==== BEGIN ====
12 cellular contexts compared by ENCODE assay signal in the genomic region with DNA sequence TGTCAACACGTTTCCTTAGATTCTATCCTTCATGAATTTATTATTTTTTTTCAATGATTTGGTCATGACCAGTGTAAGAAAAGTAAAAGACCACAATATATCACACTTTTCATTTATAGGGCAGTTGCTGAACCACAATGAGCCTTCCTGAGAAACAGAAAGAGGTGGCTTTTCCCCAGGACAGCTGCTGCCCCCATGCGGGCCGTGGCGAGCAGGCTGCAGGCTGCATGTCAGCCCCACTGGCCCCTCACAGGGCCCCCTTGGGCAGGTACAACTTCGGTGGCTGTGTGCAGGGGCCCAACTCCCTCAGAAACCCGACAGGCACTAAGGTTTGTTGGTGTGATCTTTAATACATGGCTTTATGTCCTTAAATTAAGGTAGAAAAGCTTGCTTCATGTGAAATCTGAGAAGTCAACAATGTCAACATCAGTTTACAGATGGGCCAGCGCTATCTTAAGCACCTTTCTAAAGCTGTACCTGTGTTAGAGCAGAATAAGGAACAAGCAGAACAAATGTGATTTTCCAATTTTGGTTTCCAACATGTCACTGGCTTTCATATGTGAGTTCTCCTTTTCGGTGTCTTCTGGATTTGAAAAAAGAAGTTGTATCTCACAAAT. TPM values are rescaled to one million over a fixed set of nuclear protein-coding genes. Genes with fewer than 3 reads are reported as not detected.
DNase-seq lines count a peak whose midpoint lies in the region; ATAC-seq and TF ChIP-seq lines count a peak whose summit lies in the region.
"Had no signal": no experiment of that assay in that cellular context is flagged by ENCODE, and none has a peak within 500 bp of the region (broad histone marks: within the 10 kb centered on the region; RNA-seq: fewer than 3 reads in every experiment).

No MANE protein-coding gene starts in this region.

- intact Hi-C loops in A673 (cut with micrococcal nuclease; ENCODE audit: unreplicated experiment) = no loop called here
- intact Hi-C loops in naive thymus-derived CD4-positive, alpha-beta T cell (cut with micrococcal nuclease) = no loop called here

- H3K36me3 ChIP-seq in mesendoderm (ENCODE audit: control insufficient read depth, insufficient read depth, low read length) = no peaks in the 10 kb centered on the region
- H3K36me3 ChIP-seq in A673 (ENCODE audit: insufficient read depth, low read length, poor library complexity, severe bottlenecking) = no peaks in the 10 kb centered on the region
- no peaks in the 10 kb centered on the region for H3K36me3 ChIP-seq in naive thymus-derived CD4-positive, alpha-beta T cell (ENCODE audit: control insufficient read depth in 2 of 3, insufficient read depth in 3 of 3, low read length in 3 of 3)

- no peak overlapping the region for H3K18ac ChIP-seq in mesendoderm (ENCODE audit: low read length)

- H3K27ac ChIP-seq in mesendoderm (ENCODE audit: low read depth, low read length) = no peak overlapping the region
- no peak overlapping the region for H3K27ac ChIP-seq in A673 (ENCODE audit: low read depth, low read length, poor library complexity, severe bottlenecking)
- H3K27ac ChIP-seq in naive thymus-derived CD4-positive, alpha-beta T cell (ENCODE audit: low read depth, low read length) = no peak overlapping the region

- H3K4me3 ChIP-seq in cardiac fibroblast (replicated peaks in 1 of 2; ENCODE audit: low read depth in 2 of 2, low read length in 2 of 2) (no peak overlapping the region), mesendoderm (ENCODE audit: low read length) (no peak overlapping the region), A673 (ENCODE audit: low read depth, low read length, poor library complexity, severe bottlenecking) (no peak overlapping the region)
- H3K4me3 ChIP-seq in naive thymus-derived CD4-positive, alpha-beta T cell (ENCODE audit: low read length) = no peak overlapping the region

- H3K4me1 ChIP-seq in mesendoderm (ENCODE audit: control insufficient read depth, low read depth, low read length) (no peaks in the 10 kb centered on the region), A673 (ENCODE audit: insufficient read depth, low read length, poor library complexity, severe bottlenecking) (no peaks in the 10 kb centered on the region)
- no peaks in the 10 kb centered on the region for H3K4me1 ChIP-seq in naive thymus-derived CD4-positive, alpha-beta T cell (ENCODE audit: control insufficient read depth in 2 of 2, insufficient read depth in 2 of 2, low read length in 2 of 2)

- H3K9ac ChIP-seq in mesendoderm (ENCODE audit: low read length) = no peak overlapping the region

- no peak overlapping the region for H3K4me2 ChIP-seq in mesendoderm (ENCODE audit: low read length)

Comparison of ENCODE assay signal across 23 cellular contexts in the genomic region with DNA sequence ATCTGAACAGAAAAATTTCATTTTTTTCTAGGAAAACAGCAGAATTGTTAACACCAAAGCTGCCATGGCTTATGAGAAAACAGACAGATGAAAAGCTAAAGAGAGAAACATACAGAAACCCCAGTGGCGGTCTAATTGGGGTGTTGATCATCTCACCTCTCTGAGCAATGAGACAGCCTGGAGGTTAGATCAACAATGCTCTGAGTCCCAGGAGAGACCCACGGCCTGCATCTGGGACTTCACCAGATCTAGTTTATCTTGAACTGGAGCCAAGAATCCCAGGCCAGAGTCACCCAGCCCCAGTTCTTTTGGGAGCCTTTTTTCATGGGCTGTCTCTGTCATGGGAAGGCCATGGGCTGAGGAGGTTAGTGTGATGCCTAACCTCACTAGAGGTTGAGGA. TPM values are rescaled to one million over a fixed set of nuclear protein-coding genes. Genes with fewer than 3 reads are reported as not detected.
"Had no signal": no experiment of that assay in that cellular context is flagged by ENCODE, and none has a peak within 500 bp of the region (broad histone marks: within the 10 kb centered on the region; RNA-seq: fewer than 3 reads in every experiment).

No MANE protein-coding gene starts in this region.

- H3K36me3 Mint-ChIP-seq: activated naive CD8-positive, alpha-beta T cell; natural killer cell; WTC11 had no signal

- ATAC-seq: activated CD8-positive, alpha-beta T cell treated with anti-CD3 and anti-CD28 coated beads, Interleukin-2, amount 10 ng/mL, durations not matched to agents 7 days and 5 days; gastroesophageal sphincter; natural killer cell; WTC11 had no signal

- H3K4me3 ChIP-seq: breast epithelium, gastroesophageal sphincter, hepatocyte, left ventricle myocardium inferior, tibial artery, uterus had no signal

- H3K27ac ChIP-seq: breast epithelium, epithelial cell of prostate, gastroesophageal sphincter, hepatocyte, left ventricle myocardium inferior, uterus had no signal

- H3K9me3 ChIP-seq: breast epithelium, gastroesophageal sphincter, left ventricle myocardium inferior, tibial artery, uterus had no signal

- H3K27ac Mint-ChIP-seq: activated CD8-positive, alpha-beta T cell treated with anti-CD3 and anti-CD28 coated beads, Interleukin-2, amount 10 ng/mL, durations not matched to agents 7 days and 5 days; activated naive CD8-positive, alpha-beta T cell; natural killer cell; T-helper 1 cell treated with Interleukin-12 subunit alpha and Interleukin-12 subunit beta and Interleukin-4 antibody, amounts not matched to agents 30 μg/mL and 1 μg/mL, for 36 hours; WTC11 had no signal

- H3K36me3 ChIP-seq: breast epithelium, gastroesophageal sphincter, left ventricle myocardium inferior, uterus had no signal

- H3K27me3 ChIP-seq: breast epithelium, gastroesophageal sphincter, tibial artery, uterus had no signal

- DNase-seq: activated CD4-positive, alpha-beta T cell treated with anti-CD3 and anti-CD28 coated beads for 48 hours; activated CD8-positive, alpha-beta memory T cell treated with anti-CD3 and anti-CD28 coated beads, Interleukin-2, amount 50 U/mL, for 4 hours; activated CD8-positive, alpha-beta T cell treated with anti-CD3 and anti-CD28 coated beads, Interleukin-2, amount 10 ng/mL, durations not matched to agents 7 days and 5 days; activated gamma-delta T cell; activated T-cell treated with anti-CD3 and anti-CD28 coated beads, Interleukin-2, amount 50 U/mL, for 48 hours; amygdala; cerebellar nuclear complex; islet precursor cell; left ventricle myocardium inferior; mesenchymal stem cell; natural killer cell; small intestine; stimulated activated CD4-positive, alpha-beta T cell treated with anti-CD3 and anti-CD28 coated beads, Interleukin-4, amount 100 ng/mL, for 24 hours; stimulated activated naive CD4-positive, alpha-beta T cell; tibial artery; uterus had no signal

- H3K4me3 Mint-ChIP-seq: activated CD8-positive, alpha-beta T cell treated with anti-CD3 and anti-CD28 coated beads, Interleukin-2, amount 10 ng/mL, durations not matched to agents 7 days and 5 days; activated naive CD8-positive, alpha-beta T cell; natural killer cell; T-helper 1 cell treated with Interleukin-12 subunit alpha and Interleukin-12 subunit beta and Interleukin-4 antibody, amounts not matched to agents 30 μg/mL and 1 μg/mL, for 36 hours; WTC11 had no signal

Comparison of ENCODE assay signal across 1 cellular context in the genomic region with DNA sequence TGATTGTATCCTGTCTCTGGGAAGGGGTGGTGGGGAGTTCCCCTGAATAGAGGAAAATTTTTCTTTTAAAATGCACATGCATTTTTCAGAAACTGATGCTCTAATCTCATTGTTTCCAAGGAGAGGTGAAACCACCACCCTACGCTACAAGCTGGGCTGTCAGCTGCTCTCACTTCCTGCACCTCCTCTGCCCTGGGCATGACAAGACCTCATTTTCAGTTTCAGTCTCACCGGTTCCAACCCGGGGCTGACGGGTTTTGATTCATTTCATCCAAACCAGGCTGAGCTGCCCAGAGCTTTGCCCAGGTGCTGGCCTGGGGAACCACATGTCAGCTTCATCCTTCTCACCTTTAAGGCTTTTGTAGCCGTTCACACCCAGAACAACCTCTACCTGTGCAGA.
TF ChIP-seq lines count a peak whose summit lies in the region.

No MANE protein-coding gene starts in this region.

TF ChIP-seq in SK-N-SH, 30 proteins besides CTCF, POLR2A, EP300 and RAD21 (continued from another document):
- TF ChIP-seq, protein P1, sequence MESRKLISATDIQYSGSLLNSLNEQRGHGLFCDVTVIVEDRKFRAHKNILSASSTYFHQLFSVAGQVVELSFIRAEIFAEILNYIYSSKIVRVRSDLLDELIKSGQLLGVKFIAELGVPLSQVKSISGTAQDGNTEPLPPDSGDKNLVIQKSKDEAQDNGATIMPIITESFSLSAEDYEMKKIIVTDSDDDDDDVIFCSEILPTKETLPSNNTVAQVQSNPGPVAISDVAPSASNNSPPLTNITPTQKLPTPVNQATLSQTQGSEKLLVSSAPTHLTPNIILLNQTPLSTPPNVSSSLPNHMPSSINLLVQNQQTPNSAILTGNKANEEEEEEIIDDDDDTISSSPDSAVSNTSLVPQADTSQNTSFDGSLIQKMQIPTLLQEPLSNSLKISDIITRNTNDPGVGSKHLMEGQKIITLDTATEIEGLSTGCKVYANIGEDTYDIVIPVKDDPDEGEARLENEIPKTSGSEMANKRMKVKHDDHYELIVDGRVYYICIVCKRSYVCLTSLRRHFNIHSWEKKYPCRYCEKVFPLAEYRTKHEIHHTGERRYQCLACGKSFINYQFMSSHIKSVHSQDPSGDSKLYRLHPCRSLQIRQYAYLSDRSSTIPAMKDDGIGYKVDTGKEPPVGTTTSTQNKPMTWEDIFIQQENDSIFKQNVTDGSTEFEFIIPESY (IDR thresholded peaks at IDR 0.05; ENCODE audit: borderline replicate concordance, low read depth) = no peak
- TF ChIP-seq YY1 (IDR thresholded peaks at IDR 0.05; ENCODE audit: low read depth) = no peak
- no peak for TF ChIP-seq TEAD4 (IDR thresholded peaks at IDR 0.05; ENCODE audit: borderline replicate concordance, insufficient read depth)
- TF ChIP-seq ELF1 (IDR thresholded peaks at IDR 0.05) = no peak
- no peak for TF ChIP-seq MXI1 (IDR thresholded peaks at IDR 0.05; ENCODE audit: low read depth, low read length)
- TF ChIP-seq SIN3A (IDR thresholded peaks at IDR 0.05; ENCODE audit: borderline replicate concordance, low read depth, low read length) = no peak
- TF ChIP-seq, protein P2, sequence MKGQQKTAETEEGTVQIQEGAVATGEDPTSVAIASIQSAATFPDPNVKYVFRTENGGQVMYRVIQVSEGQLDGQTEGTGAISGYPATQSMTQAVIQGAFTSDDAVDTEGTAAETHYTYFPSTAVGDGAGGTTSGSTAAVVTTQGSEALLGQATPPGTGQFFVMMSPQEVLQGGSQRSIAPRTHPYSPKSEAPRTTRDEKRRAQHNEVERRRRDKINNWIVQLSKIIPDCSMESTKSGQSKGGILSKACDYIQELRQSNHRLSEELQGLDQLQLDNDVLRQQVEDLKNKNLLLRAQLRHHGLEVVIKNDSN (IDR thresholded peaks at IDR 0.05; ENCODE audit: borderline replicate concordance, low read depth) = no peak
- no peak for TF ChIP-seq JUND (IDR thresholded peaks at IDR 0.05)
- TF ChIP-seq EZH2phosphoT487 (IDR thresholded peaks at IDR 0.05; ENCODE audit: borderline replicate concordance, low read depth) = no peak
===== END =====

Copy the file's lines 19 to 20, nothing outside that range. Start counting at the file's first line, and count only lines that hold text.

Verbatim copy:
- no peak overlapping the region for H3K4me2 ChIP-seq in mesendoderm (ENCODE audit: low read length)

Comparison of ENCODE assay signal across 23 cellular contexts in the genomic region with DNA sequence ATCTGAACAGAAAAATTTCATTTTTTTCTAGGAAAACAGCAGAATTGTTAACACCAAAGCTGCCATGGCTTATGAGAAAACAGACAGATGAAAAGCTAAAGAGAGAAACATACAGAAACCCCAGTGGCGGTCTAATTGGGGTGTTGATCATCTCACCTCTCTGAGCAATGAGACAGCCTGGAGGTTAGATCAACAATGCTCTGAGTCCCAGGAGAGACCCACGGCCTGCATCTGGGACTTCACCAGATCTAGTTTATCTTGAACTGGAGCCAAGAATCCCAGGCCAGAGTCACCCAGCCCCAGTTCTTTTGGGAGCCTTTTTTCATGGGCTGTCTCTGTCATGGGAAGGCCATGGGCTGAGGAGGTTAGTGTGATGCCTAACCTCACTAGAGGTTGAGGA. TPM values are rescaled to one million over a fixed set of nuclear protein-coding genes. Genes with fewer than 3 reads are reported as not detected.